The 1930s Kindle, Allen Lane's Penguincubator
In the 1930s, publisher Allen Lane installed a book-vending machine, the Penguincubator, in places where books were not supposed to be. What can we learn from†Lane?
"Tell all the truth but tell it slant," Emily Dickinson wrote, and scholars have been slanting her life-story ever since. Lyndall Gordon tips the†familiar Dickinson myths and†spills new revelations†in†Lives Like Loaded Guns: Emily Dickinson and her Family’s Feud.†Gordon†places Dickinson at the center of a "seething Peyton Place of adultery, betrayal and lifelong feuding,"†and posits that†perhaps Dickinson†was epileptic.†
Getting over the "Anxiety of Influence" of the Dead Poets' Society.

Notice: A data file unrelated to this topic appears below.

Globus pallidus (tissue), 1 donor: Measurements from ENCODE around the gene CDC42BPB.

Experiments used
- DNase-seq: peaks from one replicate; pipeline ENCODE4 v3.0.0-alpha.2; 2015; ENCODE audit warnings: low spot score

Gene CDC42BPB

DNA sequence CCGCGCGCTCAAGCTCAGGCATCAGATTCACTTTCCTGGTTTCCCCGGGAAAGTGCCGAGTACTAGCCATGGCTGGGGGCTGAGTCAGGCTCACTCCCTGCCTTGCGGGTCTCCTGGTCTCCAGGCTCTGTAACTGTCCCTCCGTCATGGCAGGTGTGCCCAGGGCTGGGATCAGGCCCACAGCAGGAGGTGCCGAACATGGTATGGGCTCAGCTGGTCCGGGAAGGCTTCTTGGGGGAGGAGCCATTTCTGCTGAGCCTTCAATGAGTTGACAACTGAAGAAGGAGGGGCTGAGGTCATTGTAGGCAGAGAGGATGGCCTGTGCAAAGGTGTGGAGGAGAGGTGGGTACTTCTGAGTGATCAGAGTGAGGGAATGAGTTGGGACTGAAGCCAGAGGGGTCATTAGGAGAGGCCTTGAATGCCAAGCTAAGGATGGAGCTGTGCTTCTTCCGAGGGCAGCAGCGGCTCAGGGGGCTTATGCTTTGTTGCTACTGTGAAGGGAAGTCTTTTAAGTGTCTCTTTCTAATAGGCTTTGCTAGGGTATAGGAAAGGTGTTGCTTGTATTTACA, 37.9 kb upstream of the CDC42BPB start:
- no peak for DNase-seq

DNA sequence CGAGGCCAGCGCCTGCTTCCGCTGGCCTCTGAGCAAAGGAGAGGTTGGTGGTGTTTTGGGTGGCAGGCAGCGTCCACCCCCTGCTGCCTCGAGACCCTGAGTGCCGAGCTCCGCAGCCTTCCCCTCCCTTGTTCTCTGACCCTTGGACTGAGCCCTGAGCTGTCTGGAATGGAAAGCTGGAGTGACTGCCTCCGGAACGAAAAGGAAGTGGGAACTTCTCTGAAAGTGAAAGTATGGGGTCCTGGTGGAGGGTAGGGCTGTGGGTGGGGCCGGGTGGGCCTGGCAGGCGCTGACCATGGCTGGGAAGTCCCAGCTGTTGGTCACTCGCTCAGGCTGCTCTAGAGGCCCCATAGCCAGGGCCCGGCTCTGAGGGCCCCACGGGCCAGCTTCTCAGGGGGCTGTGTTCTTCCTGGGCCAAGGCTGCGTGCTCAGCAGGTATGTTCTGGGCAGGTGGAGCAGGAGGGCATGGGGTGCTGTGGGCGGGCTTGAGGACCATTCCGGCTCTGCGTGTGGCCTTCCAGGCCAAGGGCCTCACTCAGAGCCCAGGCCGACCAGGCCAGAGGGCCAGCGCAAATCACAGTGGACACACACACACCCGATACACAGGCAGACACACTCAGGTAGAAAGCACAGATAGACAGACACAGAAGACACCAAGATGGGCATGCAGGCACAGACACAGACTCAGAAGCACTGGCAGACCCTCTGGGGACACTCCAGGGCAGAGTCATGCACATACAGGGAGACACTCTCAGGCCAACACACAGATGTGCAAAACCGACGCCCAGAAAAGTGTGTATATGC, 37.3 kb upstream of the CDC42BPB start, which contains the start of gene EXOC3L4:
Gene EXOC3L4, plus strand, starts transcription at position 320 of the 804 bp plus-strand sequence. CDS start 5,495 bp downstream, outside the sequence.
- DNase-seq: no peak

Pico Iyer on†Jan Morris and V. S. Naipaul, two "master portraitists" of place.
Tonight at 7pm, the†Melville House bookstore†will host a "Future of Book Reportage" panel.†Time Out NY's Michael Miller, salon.com's Laura Miller,†O, the Oprah Magazine's Sara Nelson, Galley Cat's Jason Boog, and eBook Newser's Craig Morgan Teicher will discuss the future of book criticism as part of Melville House's "Publishing in the Age of Blah Blah" series. With this sharp collection of critics, you can be sure there'll be no blather.